Many Nigerians are convinced Nigeria could change Africa if it ever got its sh*t together. If Nigeria is to ever become the world power it longs to be, it better learn how to live & work with people who are different. Learn how to build consensus despite differences. Start with the tribe next door.
I've done Nigeria. I've done it twice. And I've slept next to it for 16 years. After my 2nd trip, I decided I didn't want to do Nigeria anymore. In fact, its fair to say I don't want any part of Black sub-Saharan Africa. Not anymore.
I went to find a place where I belonged. I was infatuated. Eager to melt into a culture where I would be welcomed & embraced.
I arrived & found how alien I was.
Lagosians chanted the Yoruba word for a white person as I walked down the street. It irked me to no end that my Nigerian husband was so tickled by it. In my husband's home town, the children peered goggle eyed at me in church & in my car window. By their expressions (what is that?), it was as if they were looking @ an abomination. Yes, I expected stares... but not to that degree.
By Nigerian standards I guess I'm not really Black. I'm something else. I guess. I'm clearly not white - my skin isn't even particularly light. Some people tan within only a few shades of their natural color. Not me. My arms I can go from Beyonce bright to Biggie Smalls black in days. Yet my hair texture & a few features reveals mixed heritage.
It has been 14 years since I stepped foot in Lagos. At the end of this month, I will return. God help me.
My children are visiting their father's home for the 1st time. I'm eager for that reason alone to co-navigate their brief immersion into Nigerian society & Yoruba culture. There's a lot I want them to understand & experience first hand.
Generally... The people are lovely. The food delicious. The traffic aggravating. The infrastructure Third World. The toilets traumatizing.
Nigeria is the most populous nation in Africa. Lagos is a hive. Cacophanous commotion. Actively chaotic. Grimy with smog. The people are intensely proud. Loud. Aggressive. Ambitious. Opinionated. The country is world-renowned for scams & corruption. The culture gave birth to voodoo.
It's my 3rd visit. I don't want to go with my defenses up but... they're up. Way up. Can't help it. How many times can I expect to be told how fat I am? At least once for person who comes to greet & welcome me. And I'll probably meet lots of those.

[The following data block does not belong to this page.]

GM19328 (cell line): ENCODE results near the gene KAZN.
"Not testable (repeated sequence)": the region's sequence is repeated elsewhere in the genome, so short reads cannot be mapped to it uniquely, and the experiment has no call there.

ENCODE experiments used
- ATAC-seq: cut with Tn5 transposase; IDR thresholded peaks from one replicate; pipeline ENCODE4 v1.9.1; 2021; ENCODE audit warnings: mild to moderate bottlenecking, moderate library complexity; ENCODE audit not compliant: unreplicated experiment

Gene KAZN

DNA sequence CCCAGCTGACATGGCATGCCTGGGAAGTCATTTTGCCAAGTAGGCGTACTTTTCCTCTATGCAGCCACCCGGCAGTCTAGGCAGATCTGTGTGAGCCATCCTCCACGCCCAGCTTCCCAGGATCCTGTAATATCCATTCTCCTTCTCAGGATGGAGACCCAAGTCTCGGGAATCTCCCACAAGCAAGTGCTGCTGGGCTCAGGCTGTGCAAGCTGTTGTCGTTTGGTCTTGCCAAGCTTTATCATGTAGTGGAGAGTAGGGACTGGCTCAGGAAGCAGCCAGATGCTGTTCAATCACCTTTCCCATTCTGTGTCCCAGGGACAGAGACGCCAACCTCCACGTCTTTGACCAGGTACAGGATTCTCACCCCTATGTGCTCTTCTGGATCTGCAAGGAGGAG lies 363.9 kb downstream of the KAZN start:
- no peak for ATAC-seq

So I guess I better brace myself. Nigerians are are what they are. Judgmental & not shy about telling you what you should be doing. But I can't turn off my American sensibilities in Africa any more than they can turn off their Nigerian ones in America.
I have a few weeks to practice the fine art of politely telling someone I'm beginning to be insulted, you can shut the hell up now...
Last night, I watched Oprah's interview with John Edwards' "baby mama" Rielle Hunter. Someone called her a "New Age Airhead".
My reaction: Wow. She really is scum.
Not only because she slept with a married man. It was her sense of entitlement that bothered me. She claims to be a person who "lives by truth." With the affair now exposed, "Johnny" is now forced to "live a more authentic life" instead of the "lie" of a solid marriage to scary, emasculating Elizabeth Edwards.
In everything concerning the affair, Rielle Hunter felt perfectly justified. She (Rielle) was only following her heart. It's obvious she believes following her heart is always right. No matter who gets hurt. No matter that a dying woman's husband wants to screw you. Rielle didn't take vows to honor Elizabeth Edwards. Therefore, Rielle is off the hook. She's off the hook all right...
What's troubling is she truly believes she is on a superior spiritual path. She doesn't even recognize the acid trip her ego is on. The ego deceives (in church they call it "the flesh"; Freud calls it "the id"). It sees, it wants, it covets, it takes. Damn the consequences.